Why does the space shuttle returning to Earth cause two separate sonic booms?
By Lance Cooper
April 18, 2012
Time: 11 a.m. on April 27, 2012 (refreshments served at 10:30 a.m.)
Location: 190 Engineering Sciences Building
Title: The National Lab Perspective: A Tale of Two National Research Facilities (seminar announcement)
Speaker: Dr. Peter Gehring, National Institute of Standards and Technology
Abstract: The primary employers of students who hold advanced degrees in science are industry, academia, and national labs. I will discuss various aspects of a career from the point of view of someone who has worked at two national labs: Brookhaven National Laboratory and the National Institute of Standards and Technology. Each of these labs has enjoyed a rich history of success in physics research, and each offers unique advantages over jobs in other sectors. Much of this success comes from the presence of prominent national research facilities located at each lab, as these facilities attract many leading scientists from around the world who then interact and collaborate with lab scientists. Over the years a great number of Illinois alumni have had highly rewarding careers launched or sustained while working at these national research facilities.
Bio: Peter Gehring has spent the past 20 years scattering neutrons at the National Institute of Standards and Technology Center for Neutron Research (NCNR), located in Gaithersburg, MD. He received a Ph.D. in physics from the University of Illinois in 1989 after working with Prof. Myron Salamon on studies of random magnetic anisotropy in rare-earth, Laves phase, materials. He then accepted a postdoctoral position with Dr. Gen Shirane, one of the world’s foremost experts on neutron scattering, at Brookhaven National Lab, located in Upton, NY, where he collaborated on a diverse range of projects involving high-Tc superconductivity, ferroelectricity, magnetism, and DNA. After four years he moved to the DC area to become an instrument scientist at the NCNR, where he helped design, build, and commission a novel neutron backscattering spectrometer. He has published over 100 papers, was elected a Fellow of the American Physical Society in 2006, and is now the Scientific Assistant to the NCNR Director.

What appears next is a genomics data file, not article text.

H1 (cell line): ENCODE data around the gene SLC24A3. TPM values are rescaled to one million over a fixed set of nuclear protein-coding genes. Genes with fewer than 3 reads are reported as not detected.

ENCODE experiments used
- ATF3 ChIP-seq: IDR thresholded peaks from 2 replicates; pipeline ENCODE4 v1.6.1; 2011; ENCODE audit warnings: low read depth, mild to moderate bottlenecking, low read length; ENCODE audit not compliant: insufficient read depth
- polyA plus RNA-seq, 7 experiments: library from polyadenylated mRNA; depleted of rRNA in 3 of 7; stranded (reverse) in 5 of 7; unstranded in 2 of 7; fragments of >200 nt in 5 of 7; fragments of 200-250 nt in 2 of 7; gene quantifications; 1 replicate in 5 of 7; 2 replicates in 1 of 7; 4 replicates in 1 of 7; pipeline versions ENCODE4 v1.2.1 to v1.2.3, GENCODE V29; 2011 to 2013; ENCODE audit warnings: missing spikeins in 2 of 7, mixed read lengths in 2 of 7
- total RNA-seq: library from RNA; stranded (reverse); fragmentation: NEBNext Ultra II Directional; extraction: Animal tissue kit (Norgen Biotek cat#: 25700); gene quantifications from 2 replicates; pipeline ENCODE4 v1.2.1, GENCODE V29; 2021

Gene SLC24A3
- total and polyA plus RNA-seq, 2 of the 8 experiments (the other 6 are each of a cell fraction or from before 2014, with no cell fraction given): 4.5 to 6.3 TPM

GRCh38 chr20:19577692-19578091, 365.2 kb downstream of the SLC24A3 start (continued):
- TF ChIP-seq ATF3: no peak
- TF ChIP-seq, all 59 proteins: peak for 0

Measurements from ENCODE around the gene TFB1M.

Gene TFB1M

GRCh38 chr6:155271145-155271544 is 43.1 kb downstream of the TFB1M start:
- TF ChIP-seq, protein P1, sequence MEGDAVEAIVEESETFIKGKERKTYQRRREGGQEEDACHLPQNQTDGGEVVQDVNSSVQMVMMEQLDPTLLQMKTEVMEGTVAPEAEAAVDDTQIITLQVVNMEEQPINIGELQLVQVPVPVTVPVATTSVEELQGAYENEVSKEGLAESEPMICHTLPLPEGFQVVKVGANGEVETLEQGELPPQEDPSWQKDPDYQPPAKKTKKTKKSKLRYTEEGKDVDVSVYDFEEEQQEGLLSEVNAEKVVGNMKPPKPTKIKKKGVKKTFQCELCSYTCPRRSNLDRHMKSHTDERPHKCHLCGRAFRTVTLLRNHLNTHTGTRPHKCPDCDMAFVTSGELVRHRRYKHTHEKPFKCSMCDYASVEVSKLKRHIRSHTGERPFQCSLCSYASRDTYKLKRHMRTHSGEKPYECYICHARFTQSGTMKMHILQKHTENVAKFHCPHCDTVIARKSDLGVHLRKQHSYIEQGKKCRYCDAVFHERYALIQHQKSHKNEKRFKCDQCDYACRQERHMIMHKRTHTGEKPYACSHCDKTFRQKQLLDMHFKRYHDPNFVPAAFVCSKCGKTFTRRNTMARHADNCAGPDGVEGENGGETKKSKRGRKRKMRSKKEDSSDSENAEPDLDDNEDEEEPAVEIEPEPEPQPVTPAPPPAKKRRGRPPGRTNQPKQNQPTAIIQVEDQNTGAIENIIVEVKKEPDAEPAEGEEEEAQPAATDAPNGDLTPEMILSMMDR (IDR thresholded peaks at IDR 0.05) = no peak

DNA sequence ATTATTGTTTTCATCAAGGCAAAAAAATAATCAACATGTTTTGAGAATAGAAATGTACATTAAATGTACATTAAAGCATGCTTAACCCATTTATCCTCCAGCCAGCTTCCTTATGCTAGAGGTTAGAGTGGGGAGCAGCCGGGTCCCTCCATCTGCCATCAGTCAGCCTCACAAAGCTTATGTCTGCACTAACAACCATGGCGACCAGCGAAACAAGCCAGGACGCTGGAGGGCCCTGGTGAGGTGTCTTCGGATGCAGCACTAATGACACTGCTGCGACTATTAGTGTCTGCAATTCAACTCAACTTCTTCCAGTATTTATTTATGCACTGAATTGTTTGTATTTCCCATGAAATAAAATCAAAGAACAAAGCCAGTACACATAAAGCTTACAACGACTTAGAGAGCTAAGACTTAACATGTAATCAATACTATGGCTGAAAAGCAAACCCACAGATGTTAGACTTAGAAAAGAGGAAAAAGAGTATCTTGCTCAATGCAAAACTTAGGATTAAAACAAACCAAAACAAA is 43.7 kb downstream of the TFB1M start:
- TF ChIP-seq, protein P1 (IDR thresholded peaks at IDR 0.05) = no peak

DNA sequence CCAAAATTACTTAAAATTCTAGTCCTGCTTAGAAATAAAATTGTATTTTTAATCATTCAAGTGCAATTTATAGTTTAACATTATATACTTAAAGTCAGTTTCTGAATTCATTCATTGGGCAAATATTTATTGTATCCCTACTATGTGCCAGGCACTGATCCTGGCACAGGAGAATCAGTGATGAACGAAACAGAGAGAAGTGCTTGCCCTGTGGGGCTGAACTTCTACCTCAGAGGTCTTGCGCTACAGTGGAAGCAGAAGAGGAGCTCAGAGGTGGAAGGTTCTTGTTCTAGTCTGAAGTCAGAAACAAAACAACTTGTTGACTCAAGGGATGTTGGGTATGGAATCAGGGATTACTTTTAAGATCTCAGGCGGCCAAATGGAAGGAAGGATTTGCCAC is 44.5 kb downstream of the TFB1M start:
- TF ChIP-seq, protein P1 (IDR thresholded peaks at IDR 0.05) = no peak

If you have questions about the Physics Illinois Graduate Program, contact the Graduate Office, 217.333.3645.
If you have any feedback or suggestions for this blog, please contact Lance Cooper.
Department of Physics 1110 West Green Street Urbana, IL 61801-3080Physics Library | Contact Us | My.Physics | Privacy Statement | Copyright Statement